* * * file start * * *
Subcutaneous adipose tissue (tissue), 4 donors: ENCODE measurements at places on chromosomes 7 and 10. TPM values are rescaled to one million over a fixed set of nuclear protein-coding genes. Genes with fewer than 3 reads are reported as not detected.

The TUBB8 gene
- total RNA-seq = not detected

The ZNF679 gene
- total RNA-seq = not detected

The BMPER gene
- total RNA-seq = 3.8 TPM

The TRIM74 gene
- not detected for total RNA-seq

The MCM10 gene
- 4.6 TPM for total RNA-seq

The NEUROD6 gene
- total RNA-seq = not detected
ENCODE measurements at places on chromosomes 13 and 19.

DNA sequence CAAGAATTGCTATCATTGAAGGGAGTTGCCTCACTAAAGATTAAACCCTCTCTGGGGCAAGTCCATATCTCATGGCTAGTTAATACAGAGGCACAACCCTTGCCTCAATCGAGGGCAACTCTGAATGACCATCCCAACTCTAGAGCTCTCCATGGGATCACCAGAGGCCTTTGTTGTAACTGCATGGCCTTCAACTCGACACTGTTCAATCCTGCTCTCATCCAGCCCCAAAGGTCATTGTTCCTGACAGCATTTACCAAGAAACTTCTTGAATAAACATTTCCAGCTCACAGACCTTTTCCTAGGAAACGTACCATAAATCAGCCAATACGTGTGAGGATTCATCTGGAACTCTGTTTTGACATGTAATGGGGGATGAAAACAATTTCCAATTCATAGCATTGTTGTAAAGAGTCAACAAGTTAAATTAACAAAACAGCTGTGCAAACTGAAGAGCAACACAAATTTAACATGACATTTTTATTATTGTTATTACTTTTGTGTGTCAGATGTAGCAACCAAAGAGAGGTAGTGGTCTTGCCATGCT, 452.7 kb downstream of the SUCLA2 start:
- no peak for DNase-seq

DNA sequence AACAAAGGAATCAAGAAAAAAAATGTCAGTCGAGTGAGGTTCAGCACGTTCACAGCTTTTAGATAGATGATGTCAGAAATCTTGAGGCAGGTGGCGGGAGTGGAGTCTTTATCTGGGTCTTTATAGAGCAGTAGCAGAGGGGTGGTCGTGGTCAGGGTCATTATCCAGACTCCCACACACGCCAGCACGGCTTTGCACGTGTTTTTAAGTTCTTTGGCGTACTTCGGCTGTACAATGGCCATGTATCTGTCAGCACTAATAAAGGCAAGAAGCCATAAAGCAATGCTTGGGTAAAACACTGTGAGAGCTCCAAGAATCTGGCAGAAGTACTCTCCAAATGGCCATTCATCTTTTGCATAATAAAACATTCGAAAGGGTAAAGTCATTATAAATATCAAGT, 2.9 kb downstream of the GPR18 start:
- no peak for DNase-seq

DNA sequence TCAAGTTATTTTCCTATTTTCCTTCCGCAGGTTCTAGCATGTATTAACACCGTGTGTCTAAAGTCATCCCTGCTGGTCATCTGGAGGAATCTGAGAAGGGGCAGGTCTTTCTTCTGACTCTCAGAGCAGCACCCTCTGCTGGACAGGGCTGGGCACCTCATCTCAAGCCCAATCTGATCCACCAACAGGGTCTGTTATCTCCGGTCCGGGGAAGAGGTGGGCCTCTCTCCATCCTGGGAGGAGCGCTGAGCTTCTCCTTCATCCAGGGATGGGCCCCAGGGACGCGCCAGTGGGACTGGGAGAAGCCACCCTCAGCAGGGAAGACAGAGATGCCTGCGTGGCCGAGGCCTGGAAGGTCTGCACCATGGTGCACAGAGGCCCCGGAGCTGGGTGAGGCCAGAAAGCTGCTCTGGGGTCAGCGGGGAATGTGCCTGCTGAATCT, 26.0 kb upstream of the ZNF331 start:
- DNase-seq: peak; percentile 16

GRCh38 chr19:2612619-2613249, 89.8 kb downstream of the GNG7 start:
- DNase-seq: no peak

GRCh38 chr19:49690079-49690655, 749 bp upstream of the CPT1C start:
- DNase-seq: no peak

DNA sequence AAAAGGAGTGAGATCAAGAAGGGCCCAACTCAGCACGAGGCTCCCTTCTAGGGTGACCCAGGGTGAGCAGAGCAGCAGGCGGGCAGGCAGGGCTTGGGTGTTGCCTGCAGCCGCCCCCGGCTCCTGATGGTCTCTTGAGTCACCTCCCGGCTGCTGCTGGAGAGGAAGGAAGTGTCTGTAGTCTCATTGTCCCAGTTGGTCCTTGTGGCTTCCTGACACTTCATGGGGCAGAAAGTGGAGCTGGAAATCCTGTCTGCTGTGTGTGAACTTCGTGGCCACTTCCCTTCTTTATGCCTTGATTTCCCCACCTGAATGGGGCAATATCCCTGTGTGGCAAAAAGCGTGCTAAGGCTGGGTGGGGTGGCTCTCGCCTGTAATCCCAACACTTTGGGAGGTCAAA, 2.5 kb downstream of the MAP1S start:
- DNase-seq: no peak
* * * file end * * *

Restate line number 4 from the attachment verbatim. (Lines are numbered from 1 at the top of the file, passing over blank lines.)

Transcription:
The ZNF679 gene